First evidence of moon outside our solar system: Astronomers

Mindy Sparks
October 6, 2018

It will take more observation with the Hubble to confirm it.

The detection of the candidate exomoon - moons orbiting planets in other star systems - is unusual because of its large size, comparable to the diameter of Neptune. Meanwhile, they encourage other researchers and astronomers to join because the course offers to understand how rare our solar system.

Astronomers may have just found the very first moon outside of our solar system. This phenomenon astronomers call a "transit".

To find evidence for the existence of the exomoon, the team observed the planet while it was in transit in front of its parent star, causing a dimming of the starlight. Unlike some notable space discoveries, this find wasn't random; Mike Wall at reports that Columbia University astronomers David Kipping and Alex Teachey were doggedly hunting for exomoons-a truly challenging feat-when they found the beast.

The so-called exomoon, estimated to be the size of Neptune, was found in orbit around a huge gas planet 8,000 light-years from Earth.

"We saw little deviations and wobbles in the light curve that caught our attention", Kipping said.

NASA's upcoming James Webb Space Telescope could really "clean-up" in the satellite search, . This shift in the planet's predicted transit was also picked up by Hubble, adding more weight to the theory that an exomoon was behind the changes. First, Kepler 1625b begins its transit of the star over an hour early, an indicator that something with relatively strong gravity is tugging on it, alternating its center of gravity and affecting its orbit. They noticed that after Kepler-1625B crossed in front of its star there was another decrease in measurable brightness 3.5 hours late. And finding future moons will require looking at planets much further out from their stars, something that is hard now, but should possible once the powerful but long-delayed James Webb Space Telescope finally begins scanning the skies. This is further complicated by the fact that the moon signal will also be in a different location with respect to the host planet at each epoch, so the moon transits will not be strictly repeatable, and multiple moons around a single planet may wash out any observable signal anyway. Imagine then, the work that needs doing in order to find a moon orbiting a planet that is itself orbiting around an average-sized star in a far-off system thousands of light years away. While Kepler has not detected a second planet in the system, it could be that the planet is there, but not detectable using Kepler's techniques.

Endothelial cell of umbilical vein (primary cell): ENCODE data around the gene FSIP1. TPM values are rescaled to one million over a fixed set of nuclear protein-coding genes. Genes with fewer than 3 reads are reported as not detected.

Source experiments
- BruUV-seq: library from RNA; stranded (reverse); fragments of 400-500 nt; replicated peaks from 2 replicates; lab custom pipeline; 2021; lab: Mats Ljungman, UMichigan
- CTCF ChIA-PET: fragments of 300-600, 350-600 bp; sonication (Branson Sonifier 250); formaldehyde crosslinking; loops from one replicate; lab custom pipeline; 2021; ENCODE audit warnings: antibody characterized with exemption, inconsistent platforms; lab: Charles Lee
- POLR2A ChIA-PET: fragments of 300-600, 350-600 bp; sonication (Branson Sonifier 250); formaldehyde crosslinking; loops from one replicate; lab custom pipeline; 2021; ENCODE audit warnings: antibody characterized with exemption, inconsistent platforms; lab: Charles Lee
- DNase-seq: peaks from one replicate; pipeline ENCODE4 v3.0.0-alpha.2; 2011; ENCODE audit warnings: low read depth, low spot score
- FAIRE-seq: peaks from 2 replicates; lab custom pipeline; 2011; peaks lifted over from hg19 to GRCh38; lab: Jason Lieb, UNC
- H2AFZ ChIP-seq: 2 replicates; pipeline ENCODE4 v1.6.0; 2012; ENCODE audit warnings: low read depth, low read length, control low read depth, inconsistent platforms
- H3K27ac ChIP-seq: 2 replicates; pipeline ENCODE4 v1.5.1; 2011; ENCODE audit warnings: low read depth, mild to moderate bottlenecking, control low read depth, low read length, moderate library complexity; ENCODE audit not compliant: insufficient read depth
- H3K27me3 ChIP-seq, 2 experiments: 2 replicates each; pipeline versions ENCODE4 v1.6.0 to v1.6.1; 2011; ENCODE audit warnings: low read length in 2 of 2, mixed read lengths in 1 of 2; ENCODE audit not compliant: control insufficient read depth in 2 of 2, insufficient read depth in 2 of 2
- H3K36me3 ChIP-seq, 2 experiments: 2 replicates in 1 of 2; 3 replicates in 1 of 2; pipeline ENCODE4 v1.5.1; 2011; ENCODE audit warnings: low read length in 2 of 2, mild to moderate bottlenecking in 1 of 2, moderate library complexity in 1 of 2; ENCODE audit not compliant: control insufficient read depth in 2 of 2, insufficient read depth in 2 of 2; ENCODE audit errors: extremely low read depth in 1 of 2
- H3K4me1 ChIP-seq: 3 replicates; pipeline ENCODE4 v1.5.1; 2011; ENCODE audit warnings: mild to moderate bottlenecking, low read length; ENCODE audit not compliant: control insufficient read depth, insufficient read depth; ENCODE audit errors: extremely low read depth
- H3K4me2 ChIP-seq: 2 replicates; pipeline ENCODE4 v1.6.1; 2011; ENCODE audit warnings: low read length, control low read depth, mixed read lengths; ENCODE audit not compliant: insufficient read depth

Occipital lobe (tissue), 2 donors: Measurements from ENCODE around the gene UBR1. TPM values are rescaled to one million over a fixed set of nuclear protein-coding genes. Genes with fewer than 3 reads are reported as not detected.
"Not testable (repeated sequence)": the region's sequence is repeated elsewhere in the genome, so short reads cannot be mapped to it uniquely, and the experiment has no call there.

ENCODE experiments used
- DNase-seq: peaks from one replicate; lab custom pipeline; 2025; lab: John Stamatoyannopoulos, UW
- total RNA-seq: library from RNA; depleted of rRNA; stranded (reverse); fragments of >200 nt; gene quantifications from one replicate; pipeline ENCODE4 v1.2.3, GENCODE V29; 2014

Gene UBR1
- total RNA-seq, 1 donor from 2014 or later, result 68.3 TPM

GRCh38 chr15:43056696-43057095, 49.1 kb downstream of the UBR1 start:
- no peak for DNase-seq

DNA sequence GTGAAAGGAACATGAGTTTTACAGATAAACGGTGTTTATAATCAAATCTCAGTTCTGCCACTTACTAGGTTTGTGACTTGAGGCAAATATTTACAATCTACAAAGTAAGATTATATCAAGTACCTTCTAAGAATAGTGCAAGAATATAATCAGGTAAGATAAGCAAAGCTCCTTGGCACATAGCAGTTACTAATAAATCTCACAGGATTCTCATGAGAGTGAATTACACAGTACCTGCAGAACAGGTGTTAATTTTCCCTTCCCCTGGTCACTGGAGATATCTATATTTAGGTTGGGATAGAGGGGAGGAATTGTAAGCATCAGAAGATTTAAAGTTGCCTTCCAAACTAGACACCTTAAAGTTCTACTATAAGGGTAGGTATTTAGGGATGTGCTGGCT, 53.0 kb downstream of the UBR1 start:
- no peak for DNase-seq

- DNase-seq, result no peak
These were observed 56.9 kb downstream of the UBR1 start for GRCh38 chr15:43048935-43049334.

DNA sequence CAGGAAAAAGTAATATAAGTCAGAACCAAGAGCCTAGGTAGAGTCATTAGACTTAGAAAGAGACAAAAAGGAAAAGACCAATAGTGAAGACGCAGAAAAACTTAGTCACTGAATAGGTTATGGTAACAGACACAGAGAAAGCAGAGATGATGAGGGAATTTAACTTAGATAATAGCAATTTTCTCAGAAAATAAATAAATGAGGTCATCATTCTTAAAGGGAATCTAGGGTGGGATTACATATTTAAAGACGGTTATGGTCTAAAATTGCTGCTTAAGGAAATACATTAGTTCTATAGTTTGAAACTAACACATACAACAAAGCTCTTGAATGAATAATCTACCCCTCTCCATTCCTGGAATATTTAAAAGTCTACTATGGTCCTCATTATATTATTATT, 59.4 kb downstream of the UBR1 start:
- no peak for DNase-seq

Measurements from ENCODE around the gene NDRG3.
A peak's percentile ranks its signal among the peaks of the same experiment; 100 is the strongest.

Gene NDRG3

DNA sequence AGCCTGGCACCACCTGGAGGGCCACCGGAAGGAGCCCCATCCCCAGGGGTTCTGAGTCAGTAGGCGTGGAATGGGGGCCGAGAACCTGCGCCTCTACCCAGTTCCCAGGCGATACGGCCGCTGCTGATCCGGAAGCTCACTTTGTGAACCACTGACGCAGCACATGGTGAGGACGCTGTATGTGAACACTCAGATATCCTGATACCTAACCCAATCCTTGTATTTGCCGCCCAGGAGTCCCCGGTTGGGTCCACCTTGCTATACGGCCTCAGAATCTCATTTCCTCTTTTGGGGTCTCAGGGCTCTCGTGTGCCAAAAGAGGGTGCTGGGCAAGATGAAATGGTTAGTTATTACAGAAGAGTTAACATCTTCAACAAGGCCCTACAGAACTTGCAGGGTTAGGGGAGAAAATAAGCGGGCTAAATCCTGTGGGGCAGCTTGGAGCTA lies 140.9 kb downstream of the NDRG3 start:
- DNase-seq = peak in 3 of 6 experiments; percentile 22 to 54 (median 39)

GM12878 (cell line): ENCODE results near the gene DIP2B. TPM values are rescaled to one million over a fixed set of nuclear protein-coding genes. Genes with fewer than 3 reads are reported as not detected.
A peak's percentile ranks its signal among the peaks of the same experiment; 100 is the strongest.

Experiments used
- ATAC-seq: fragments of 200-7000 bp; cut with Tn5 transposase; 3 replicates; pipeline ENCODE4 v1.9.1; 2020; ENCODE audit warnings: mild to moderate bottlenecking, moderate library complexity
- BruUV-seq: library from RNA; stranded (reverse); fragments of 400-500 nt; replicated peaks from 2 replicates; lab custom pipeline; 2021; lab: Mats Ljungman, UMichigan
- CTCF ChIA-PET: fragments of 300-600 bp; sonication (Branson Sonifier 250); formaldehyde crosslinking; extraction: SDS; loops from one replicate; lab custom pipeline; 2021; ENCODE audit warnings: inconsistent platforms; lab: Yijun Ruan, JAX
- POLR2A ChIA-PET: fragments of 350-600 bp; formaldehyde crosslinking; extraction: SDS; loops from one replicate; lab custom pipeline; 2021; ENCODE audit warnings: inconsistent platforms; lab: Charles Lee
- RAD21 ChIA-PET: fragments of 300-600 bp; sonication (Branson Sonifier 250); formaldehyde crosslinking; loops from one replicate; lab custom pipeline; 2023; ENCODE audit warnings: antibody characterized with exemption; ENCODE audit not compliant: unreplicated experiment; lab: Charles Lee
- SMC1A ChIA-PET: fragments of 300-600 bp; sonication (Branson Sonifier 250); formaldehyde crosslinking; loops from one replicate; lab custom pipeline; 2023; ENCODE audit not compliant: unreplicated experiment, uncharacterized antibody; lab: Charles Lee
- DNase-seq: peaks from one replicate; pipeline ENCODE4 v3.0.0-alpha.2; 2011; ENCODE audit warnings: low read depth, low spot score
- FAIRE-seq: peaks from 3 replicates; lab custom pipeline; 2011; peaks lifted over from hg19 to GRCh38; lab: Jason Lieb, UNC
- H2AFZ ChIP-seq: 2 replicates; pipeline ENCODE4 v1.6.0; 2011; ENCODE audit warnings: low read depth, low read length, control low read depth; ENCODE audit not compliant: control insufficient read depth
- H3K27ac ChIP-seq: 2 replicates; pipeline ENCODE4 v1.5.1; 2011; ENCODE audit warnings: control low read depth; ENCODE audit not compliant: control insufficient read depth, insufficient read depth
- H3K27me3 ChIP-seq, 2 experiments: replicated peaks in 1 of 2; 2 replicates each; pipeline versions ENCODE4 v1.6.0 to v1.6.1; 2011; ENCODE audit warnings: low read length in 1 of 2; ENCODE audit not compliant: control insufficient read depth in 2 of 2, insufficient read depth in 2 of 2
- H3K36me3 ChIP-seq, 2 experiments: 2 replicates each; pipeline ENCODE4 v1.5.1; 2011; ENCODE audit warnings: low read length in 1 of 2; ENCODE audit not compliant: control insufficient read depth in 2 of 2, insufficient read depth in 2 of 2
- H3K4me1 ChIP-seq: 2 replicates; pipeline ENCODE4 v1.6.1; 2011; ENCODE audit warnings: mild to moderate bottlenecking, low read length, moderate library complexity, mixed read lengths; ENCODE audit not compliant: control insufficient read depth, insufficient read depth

"A companion moon is the simplest and most natural explanation for the second dip in the light curve and the orbit-timing deviation", Teachey said. "But we knew our job was to keep a level head and essentially assume it was bogus, testing every conceivable way in which the data could be tricking us".

The study was published Wednesday in the peer-reviewed journal Science Advances.

The exomoon is exponentially larger than our solar system's biggest moon. They will use the Hubble Space Telescope for more observations in May 2019 to confirm their finding.

However, given that both the planet and its potential moon are gas giants, no one is suggesting conditions that might support life. They estimate it to be 1.5 percent the mass of its planet and the mass ratio between planet and moon to be close to that of the Earth-Moon system. After combing through it, they focussed on the exoplanet Kepler-1625b, about 4,000 light years away from earth.

The host planet and its moon lie within the solar mass star's (Kepler 1625) habitable zone, where moderate temperatures should allow for the existence of liquid water on any solid planetary surface. But, according to Kipping, neither gaseous object is suitable for life as we know it. That could have produced a rocky moon with a bloated atmosphere that looks like a Neptune-size object.

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